1. Scope – SAE J1273 provides guidelines for selection, routing, fabrication, installation, replacement, maintenance and storage of hose and hose assemblies for fluid-power systems. Many of these SAE Recommended Practices also may be suitable for other hose and systems. 2. References 2.1 Applicable Documents – The following publications form a part of this specification to the extent specified herein. Unless otherwise specified, the latest issue of SAE publications shall apply. SAE J343 – Test and Procedures for SAE 100 R Series Hydraulic Hose and Hose Assemblies. SAE J514 – Hydraulic Tube Fittings SAE J517 – Hydraulic Hose SAE J1927 – Cumulative Damage Analysis for Hydraulic Hose Assemblies 2.1.2 ISO Publication – Available from ANSI, 11 West 42nd Street, New York, NY 10036-8002. ISO 3457 – Earth Moving Machinery–Guards and Shields– Definitions and Specifications 3. Explanation of Terms – These explanations serve only to clarify this document and are not intended to stand alone. They are presented sequentially, with the former helping to explain the latter. 3.1 Fluid Power – Energy transmitted and controlled using pressurized hydraulic fluids or compressed air. 3.2 Hose – Flexible conductor. In this document, the term hose may also refer to a hose assembly with related accessories used in fluid power applications. 3.3 Hose Fitting or Fitting – Connector which can be attached to the end of a hose. 3.4 Hose Assembly – Hose with hose fittings attached. 3.5 Hose Failure – Occurrence in which a hose stops meeting system requirements. 3.6 Hose Service Life – Length of time a hose meets system requirements without needing replacement.
4. Safety Considerations – Listed in 4.1 to 4.7 are some potential conditions and situations that may lead to personal injury and/or property damage. The list is not necessarily all inclusive. Consider reasonable and feasible means, including those described in this section, to reduce the risk of injuries or property damage. 4.1 Fluid Injections – Fine streams of escaping pressurized fluid can penetrate skin and enter a human body. These fluid injections may cause severe tissue damage and loss of limb. Consider various means to reduce the risk of fluid injections, particularly in areas normally occupied by operators. Consider careful routing, adjacent components, warnings, guards, shields and training programs. Relieve pressure before disconnecting hydraulic or other lines. Tighten all connections before applying pressure. Avoid contact with escaping fluids. Treat all leaks as though pressurized and hot enough to burn skin. Never use any part of your body to check for hose leaks. If a fluid-injection accident occurs, see a doctor immediately. DO NOT DELAY OR TREAT AS A SIMPLE CUT! Any fluid injected into the skin must be surgically removed within a few hours or gangrene may result. Doctors unfamiliar with this type of injury should consult a knowledgeable medical source. 4.2 Whipping Hose – If a pressurized hose assembly blows apart, the fittings can be thrown off at high speed, and the loose hose can flail or whip with great force. This is especially true in compressible-fluid systems. When this risk exists, consider guards and restraints to protect against injury. 4.3 Burns from Conveyed Fluids – Fluid-power media may reach temperatures that can burn human skin. If there is risk of burns from escaping fluid, consider guards and shields to prevent injury, particularly in areas normally occupied by operators. 4.4 Fire and Explosion from Conveyed Fluids – Most fluid-power media, including fire-resistant hydraulic fluids, will burn under certain conditions. Fluids which escape from pressurized systems may form a mist or fine spray which can flash or explode upon contact with an ignition source. Consider selecting, guarding, and routing hose to minimize the risk of combustion. (See Section 5 and ISO 3457). 4.5 Fire and Explosions from Static-Electric Discharge – Fluid passing through hose can generate static electricity, resulting in static-electric discharge. This may create sparks that can ignite system fluids or gases in the surrounding atmosphere. When this potential exists, select hose specifically designed to carry the static-electric charge to ground.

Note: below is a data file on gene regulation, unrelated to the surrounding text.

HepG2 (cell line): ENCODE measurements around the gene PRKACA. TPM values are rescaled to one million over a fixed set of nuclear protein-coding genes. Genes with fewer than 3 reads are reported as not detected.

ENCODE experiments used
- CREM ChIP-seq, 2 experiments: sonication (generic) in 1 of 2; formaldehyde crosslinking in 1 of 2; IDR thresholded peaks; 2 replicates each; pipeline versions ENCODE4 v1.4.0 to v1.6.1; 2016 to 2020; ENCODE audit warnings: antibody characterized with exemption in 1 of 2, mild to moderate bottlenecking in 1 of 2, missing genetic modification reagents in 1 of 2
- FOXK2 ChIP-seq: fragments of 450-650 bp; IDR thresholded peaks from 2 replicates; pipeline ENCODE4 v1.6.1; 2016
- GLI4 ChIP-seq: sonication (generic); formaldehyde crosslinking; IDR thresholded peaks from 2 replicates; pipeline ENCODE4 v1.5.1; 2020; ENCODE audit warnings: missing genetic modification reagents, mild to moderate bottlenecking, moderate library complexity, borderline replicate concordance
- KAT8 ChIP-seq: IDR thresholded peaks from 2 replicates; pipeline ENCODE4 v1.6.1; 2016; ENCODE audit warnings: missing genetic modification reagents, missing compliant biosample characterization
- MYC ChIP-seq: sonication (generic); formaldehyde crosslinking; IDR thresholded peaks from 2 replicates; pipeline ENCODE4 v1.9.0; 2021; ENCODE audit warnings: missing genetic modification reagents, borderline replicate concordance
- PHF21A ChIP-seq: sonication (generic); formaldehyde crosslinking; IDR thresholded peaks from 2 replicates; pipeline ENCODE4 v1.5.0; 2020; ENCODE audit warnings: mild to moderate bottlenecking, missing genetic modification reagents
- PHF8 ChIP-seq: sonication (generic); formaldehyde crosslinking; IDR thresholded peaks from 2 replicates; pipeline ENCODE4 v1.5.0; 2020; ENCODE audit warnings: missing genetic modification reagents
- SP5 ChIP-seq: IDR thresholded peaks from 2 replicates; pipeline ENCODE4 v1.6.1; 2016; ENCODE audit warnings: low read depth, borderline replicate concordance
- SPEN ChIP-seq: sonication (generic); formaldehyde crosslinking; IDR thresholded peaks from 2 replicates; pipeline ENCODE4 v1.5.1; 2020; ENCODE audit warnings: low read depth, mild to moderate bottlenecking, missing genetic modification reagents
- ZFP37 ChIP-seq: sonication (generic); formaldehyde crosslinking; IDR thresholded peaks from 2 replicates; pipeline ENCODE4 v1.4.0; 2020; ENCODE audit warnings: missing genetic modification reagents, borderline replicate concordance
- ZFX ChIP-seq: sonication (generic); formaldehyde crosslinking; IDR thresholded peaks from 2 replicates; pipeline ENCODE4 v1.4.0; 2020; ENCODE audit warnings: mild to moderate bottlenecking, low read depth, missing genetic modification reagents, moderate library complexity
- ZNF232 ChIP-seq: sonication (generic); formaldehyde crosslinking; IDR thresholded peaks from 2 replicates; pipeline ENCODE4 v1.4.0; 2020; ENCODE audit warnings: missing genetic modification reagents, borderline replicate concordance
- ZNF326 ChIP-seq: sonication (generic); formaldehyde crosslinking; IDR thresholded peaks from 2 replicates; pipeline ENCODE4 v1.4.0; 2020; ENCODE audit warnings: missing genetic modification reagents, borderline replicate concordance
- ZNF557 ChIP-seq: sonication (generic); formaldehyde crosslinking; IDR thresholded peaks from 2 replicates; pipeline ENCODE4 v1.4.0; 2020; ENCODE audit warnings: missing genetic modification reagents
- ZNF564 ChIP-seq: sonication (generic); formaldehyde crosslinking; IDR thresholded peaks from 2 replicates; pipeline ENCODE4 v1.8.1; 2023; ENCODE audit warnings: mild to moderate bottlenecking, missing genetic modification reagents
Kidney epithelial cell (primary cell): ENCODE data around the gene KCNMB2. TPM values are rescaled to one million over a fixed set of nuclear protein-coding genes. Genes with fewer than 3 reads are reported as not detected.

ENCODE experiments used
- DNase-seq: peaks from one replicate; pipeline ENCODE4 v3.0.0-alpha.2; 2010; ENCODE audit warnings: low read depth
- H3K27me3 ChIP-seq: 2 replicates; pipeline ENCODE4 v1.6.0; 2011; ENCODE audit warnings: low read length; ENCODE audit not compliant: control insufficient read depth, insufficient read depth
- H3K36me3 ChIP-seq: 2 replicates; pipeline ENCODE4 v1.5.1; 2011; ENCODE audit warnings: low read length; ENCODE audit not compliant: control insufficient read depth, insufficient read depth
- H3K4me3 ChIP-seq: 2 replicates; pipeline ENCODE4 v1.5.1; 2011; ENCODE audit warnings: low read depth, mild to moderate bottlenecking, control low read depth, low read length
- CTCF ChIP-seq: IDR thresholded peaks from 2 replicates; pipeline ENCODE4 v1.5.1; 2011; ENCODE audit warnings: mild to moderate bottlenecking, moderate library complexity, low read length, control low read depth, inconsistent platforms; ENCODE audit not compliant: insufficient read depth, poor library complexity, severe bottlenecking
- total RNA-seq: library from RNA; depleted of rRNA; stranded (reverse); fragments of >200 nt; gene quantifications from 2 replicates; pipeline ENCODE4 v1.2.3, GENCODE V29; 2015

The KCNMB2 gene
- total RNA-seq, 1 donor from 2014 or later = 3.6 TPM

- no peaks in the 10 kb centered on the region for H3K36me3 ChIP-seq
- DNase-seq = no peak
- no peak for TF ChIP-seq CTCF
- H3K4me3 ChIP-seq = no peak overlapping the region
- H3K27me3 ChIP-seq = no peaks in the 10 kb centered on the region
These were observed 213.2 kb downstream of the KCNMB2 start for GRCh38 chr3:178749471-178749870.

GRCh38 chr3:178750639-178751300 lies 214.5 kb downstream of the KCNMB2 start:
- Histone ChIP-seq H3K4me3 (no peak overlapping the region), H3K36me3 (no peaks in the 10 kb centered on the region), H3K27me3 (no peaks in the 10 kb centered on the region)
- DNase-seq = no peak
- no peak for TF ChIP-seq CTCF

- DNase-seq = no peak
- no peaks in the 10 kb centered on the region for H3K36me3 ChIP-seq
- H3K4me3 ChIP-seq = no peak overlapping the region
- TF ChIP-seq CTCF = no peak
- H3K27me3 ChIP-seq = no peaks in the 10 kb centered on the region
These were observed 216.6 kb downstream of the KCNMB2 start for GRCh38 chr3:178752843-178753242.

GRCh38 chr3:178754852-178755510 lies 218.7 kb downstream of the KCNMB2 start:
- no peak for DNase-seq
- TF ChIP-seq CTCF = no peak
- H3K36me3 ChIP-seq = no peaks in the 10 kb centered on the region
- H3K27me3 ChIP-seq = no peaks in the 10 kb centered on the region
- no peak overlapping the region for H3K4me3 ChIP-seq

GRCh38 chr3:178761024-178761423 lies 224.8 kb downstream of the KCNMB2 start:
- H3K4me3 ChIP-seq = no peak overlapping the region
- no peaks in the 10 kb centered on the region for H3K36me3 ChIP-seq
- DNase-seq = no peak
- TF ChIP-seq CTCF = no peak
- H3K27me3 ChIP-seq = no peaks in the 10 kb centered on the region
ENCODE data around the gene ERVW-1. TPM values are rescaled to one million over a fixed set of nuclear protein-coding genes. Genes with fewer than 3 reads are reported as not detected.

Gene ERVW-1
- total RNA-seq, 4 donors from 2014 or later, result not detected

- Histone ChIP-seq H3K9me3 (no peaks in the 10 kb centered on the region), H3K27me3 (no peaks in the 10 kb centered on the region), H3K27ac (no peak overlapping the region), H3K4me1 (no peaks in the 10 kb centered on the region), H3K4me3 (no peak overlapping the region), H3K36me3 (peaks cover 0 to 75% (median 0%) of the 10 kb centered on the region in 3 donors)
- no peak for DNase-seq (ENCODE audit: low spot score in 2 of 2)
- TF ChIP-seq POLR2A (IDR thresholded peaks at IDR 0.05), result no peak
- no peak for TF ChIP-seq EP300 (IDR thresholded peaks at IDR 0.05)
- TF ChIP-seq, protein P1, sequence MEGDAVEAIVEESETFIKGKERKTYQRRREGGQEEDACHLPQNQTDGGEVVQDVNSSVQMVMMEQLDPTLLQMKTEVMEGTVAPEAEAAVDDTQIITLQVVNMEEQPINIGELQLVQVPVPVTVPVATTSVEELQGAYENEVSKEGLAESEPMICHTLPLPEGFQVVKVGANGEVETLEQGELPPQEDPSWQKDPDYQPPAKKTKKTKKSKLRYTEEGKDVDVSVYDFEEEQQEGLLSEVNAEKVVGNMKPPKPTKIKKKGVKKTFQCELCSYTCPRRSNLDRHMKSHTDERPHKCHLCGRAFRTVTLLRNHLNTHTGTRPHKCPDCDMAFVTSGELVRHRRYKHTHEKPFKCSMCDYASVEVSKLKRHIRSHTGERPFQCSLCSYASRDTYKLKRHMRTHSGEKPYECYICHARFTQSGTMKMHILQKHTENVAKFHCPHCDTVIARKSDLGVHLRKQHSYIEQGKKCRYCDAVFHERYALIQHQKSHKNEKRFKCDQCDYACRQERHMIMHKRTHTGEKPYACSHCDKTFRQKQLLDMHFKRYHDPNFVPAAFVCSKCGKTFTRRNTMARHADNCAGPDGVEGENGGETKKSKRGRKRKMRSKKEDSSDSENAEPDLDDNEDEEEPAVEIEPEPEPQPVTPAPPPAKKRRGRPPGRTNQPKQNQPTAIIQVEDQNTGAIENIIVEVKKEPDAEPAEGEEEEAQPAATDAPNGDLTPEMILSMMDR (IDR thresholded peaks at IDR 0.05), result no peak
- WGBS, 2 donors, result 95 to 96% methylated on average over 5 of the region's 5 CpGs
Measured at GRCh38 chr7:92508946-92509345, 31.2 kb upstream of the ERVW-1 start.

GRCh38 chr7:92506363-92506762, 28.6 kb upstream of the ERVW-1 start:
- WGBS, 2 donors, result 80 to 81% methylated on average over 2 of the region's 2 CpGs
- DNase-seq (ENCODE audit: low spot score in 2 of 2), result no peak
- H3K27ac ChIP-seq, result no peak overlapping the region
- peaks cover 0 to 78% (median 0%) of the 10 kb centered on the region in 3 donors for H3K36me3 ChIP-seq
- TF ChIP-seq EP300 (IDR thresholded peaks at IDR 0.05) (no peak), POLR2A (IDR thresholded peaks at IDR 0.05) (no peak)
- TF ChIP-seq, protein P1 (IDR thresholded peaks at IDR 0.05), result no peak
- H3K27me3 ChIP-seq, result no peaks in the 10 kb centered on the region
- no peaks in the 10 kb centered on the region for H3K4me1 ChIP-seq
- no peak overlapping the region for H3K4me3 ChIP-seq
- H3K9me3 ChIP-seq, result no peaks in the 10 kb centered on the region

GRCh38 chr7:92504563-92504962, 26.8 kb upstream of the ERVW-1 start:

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Parker Hannifin Corporation Parflex Division Ravenna, Ohio

Alphanumeric Index

Approvals & Guides

Technical & Design Information

Hose Accessories

Tooling & Equipment

Truck (Fleet) Products

Coiled Air Hose, Fittings & Accessories

Thermoplastic Tubing

PTFE Hose & Fittings

Hydraulic & Pneumatic Hose & Fit.